Presumably, they’ll run into inevitable lulls because of playing better teams; but the Rays way isn’t a negligible bit of fundamental correctness. They have the players to execute their plan because they can run and catch the ball.

It’s a cohesiveness that permeates the club from top-to-bottom and it all starts with that small aspect of range and glovework. It’s extended to the pitching staff and overcomes an offense that was without their MVP candidate Longoria until last week and has relied on the aged; the journeyman; the young players who are trying to establish themselves.

It seems easy to say, “throw strikes and we’ll catch the ball”, but if it’s so easy, why don’t other teams do it?

Could it be that other teams don’t have the athletes to execute the plan? That the pitchers don’t trust their fielders to handle so many balls as flawlessly as the Rays do? That the Rays speed in the field extends to running the bases and they score enough to support the pitching staff that has garnered confidence from that defense?

It’s a cycle.

A cycle to win.

Given their upcoming schedule, I’m not prepared to jump on the Rays bandwagon as so many have (some of whom jumped off after the terrible start); but they’ll be competitive for the reasons elucidated above; and if they’re competitive late in the season, they’re dangerous.

Because they do the little things right.

And that ain’t Moneyball.

****

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Masters Of The Universe

Hot Stove

Pending physicals, the Rays have traded RHP Matt Garza, OF Fernando Perez and a player to be named later to the Cubs for RHP Chris Archer, OF Brandon Guyer, C Robinson Chirinos, SS Hak-Ju Lee and OF Sam Fuld.

This is a gutsy and smart move for the Rays to extract a large chunk of the Cubs system for a pitcher who was going to get a big raise in arbitration and has always been a temperamental “go this way or that way” type who might implode (he has before) on the mound if a 3-2 borderline pitch was called against him.

Would the Rays front office led by GM Andrew Friedman be this courageous if they were functioning in a crisis-a-day atmosphere like that in New York, Boston or Philadelphia?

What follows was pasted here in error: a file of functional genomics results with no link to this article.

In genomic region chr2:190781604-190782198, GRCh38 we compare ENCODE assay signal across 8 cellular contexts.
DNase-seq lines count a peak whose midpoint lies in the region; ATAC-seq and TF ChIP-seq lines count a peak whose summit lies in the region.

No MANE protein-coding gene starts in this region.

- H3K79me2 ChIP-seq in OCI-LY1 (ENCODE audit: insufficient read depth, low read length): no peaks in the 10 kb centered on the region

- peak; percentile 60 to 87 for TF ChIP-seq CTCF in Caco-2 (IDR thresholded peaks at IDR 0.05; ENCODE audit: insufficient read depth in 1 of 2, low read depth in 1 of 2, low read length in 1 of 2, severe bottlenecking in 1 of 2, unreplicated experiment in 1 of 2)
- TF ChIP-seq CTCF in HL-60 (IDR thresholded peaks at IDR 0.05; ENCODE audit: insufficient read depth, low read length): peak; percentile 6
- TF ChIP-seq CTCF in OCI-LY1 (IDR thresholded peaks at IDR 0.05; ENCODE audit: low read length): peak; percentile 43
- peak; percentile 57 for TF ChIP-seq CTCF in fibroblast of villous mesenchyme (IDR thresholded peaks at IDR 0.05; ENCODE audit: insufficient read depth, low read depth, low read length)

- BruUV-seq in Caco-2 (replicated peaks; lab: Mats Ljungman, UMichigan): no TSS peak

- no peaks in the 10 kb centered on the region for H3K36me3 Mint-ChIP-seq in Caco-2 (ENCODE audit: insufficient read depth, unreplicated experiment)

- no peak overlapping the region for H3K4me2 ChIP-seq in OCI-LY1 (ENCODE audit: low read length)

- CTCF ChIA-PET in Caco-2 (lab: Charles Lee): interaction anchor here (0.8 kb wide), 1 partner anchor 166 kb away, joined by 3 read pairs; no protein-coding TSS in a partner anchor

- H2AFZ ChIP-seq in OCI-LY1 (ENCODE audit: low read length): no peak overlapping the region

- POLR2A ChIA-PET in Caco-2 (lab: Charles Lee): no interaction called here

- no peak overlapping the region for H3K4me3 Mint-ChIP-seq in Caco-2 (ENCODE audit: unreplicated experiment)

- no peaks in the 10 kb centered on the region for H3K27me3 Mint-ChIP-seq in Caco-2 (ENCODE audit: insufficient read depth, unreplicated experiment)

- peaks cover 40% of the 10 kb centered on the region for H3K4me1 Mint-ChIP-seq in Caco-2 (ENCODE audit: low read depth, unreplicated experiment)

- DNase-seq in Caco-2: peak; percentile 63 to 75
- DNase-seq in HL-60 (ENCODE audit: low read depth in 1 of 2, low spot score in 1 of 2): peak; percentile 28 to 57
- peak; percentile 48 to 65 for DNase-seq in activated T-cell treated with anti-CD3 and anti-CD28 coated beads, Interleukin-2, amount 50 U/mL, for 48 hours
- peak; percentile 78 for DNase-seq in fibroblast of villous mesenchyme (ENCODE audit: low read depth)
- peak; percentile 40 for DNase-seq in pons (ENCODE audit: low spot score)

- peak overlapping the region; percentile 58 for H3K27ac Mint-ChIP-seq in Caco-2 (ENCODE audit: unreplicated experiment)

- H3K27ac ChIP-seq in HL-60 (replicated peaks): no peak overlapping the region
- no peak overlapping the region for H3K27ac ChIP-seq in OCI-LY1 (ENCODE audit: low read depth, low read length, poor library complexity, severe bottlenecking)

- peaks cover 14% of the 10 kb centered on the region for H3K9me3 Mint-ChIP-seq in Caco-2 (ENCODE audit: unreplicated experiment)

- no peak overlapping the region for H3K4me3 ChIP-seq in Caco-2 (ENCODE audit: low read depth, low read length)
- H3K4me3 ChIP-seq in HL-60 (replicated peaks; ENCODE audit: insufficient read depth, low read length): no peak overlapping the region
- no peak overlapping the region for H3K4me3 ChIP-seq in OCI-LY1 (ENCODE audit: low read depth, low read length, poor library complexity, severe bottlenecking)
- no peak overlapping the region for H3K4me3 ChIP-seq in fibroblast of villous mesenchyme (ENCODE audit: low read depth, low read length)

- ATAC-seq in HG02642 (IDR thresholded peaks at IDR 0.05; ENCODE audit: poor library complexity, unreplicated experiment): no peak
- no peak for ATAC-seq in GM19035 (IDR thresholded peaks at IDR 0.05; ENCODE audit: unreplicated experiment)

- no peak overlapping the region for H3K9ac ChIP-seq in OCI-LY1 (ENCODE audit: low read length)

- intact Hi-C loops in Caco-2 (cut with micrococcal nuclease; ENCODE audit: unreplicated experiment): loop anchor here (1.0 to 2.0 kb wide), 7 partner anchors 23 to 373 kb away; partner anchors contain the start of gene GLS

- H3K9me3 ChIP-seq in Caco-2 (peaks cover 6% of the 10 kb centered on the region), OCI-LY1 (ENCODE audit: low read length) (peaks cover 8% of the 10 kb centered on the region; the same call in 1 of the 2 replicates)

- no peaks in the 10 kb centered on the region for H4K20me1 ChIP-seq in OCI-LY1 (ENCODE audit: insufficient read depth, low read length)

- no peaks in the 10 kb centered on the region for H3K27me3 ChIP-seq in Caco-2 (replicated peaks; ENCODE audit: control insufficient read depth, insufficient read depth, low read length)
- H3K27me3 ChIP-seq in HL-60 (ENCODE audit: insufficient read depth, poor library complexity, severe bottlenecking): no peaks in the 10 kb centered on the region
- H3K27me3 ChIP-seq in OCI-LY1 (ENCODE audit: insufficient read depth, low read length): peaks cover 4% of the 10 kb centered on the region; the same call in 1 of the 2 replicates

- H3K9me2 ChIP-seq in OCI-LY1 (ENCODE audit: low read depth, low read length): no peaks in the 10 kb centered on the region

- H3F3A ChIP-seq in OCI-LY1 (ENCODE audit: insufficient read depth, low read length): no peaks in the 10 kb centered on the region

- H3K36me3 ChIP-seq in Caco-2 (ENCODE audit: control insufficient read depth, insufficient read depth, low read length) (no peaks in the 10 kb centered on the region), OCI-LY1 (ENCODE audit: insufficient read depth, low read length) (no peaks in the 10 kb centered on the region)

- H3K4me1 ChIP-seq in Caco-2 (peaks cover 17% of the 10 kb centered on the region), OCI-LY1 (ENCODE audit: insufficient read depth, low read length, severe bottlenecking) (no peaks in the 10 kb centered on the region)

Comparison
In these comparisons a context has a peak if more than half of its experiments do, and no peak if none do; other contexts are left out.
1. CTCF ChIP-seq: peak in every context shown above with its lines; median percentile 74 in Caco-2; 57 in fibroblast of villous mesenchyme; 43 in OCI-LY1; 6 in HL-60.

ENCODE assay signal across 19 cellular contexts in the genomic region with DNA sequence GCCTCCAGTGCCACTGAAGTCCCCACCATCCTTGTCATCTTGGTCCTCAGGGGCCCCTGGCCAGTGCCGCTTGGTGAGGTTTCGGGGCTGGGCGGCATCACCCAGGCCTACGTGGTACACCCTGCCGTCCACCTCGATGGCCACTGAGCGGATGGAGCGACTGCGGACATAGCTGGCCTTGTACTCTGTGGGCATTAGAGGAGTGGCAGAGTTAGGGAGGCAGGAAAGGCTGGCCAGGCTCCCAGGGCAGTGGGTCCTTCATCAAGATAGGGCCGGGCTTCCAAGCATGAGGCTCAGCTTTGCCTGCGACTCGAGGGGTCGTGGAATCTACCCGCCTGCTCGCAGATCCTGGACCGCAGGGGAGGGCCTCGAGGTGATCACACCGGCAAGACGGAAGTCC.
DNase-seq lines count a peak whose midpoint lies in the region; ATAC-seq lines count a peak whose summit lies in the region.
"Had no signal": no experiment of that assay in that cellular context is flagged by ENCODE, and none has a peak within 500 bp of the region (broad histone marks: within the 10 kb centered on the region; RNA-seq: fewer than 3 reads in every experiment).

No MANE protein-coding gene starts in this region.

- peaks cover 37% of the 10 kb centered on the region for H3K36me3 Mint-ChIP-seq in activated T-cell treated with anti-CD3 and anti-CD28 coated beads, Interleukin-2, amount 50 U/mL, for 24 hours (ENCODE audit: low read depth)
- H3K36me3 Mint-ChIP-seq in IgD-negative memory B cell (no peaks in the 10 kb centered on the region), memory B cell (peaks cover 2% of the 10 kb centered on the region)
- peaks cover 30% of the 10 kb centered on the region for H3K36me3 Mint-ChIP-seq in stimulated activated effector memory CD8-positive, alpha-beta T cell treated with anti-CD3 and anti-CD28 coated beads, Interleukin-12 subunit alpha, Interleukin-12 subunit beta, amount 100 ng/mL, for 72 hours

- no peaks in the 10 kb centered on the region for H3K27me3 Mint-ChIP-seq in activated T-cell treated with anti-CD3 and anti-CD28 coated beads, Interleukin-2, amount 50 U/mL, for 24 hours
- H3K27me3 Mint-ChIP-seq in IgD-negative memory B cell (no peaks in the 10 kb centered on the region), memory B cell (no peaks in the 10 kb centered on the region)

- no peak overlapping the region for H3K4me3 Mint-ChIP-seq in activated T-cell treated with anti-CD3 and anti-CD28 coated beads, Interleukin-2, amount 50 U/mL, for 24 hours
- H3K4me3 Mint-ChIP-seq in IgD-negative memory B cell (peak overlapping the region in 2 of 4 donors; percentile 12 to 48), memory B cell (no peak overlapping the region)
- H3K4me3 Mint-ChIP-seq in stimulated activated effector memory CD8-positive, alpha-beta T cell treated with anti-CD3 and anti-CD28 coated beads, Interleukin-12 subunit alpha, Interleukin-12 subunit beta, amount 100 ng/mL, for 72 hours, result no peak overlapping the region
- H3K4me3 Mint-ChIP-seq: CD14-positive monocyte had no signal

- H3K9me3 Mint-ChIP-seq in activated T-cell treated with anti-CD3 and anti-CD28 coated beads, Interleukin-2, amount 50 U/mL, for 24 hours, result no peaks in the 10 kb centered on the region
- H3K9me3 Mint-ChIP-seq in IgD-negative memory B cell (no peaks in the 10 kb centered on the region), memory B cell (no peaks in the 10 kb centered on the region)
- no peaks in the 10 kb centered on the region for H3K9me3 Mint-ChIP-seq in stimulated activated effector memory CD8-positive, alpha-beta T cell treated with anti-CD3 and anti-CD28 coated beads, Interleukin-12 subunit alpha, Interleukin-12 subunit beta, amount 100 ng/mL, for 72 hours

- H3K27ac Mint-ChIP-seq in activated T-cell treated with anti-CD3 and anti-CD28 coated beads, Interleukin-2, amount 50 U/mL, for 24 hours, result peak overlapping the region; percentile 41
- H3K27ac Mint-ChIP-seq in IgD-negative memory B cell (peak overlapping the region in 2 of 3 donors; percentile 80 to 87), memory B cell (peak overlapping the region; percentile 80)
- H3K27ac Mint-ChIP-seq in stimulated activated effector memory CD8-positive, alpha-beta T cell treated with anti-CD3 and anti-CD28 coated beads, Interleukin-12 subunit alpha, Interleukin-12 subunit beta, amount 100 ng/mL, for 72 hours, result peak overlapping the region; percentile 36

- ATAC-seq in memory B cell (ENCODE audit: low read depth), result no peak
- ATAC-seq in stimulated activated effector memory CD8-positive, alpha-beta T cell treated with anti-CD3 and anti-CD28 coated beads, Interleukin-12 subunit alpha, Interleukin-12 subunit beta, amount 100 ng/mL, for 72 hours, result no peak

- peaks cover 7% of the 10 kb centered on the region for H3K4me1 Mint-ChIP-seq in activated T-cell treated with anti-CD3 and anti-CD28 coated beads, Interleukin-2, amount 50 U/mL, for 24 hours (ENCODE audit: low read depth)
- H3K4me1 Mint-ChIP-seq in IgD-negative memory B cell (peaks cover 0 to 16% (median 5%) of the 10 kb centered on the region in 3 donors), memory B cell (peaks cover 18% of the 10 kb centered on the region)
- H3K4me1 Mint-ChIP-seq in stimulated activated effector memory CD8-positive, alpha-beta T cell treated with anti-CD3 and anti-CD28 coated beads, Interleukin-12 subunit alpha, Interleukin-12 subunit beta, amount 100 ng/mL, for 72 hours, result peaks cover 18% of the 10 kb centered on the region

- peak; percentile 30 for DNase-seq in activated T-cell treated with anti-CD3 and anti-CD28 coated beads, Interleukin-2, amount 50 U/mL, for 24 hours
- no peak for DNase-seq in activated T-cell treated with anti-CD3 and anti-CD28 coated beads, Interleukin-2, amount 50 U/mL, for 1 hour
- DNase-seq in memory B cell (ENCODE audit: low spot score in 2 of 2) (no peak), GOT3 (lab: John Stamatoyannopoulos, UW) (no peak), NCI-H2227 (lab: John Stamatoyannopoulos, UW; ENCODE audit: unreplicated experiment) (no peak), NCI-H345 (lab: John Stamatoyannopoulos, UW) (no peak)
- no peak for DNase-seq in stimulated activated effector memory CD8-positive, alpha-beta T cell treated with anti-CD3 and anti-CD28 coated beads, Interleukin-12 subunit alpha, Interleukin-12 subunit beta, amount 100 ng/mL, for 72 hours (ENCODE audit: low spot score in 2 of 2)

Don’t automatically say yes because the mental adjustment and accounting for public reaction—i.e. ticket sales and sports talk radio—is not something to dismiss out of hand. Even those who partake in such ancillary concerns may not realize they’re doing it; it’s imperceptible and affecting as it seeps into the thought process before making a deal.

Teams like the Mets have historically allowed an expected reaction, positively or negatively, influence what they do—many times to club detriment.

The Rays are able to do things such as trading their number 2 starter, Garza, or allow big free agent Carl Crawford to leave without any fight at all (a fight in which they had no chance to win) and clear out the entire bullpen because they’re in a venue that doesn’t live and die with the Rays. Judging from the comparatively sparse attendance figures for such a good team, much of Tampa barely pays attention to them at all.

The Crawford case is indicative of this. Other clubs would’ve been compelled to make a perfunctory offer knowing that it would be refused. Not the Rays. They tried to sign Crawford to a team-friendly extension and were rebuffed; they accepted that they were losing him and moved on safe in the knowledge that they were getting draft picks and had Desmond Jennings to replace him.

While it would be nice for the Rays organization to get more recognition, the lack of attention has allowed them to build the team correctly and cut loose players of diminishing returns and higher cost to replenish the system.